Southwestern China: Places to Explore



Known throughout China for its fairy-tale scenery, Guangxi's rivers, valleys, and stone peaks have inspired painters and poets for centuries. From the distinctive terraced rice fields of Longsheng, which resemble a dragon's spine, to the karst rock formations that surround Guilin and Yangshuo and rise from the coastal plain in the south, Guangxi is quite possibly the most picturesque of China's regions.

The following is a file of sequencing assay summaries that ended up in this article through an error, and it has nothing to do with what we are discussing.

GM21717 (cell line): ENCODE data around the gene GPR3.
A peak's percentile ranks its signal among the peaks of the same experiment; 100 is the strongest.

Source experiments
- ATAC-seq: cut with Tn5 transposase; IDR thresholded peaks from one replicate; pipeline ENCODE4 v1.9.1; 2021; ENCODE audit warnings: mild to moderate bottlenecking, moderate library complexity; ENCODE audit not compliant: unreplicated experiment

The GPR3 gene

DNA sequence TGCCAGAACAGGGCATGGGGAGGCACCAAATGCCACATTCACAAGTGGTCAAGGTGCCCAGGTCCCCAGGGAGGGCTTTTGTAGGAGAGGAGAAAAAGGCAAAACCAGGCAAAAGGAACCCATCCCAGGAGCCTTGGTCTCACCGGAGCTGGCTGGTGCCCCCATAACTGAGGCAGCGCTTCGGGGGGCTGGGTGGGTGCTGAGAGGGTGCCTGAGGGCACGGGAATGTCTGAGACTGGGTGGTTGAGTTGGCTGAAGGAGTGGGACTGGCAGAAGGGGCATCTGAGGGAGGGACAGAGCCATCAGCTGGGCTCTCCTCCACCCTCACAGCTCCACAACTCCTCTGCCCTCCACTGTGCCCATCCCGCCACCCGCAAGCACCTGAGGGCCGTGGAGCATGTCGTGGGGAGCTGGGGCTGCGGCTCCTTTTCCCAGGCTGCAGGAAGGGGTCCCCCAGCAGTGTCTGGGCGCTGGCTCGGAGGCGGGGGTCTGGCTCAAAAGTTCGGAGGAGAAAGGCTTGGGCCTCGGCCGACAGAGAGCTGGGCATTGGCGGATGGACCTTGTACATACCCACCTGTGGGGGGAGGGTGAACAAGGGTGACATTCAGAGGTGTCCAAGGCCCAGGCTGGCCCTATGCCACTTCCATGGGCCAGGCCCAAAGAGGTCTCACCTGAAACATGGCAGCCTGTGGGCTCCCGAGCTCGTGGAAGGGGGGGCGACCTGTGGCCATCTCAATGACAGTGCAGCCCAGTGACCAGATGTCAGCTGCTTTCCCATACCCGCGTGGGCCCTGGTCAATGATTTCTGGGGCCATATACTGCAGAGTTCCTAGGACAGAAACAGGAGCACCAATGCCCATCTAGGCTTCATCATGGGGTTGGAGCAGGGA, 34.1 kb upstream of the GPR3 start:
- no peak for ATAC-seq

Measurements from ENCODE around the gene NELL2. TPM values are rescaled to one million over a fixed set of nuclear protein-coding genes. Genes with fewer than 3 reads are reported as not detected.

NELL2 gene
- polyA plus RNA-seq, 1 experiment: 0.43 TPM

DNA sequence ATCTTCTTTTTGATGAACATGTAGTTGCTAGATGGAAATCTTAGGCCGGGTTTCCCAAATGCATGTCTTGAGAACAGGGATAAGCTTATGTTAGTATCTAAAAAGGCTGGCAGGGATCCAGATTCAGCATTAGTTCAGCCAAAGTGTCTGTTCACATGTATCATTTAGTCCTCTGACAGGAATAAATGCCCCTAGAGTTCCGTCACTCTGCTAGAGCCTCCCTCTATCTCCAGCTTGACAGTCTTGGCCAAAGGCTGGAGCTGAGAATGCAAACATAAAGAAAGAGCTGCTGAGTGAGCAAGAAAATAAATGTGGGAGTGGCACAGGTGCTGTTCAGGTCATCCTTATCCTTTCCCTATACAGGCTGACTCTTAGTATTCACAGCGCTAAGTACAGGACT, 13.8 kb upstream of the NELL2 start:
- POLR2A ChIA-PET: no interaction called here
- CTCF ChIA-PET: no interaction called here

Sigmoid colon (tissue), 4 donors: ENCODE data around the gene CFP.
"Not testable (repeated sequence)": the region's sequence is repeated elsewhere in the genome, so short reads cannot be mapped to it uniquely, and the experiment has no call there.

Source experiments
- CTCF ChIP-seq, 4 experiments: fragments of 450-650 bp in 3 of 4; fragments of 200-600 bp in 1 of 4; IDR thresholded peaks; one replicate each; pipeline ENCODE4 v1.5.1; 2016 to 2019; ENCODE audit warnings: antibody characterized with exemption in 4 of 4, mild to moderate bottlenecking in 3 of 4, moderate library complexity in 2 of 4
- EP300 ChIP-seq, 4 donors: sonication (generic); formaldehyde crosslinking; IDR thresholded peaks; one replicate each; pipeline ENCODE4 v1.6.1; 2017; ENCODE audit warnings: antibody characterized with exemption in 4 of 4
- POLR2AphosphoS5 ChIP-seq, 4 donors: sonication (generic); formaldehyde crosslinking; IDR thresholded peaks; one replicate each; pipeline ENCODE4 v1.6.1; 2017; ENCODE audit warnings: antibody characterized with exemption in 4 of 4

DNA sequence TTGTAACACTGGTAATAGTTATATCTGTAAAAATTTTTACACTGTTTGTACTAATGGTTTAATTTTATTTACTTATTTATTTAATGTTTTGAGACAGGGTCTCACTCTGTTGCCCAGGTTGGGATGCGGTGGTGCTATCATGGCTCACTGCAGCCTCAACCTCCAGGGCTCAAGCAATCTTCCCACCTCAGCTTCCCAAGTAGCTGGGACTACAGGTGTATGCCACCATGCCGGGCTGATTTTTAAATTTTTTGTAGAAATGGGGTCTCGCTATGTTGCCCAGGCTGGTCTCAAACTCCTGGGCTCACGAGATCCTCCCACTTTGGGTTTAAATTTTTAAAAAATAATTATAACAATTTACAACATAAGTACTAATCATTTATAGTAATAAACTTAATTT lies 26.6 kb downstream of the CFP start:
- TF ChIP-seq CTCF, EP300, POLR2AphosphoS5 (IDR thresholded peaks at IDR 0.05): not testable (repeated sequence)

A significant portion of Guangxi's population consists of ethnic minorities: the Dong, Gelao, Hui, Jing, Miao, Shui, Yao, Yi, and, in particular, the Zhuang people, who constitute about a third of the province's population. Guangxi has often seen conflict between these indigenous peoples and the Han, who established their rule only in the 19th century. Today it is one of five autonomous regions, which, in theory, have an element of self-government.

The climate is subtropical and affected by seasonal monsoons, with long, hot, humid, and frequently wet summers and mild winters. Guangxi is one of the most popular travel destinations in China.

Guangxi at a Glance

Elsewhere in Southwestern China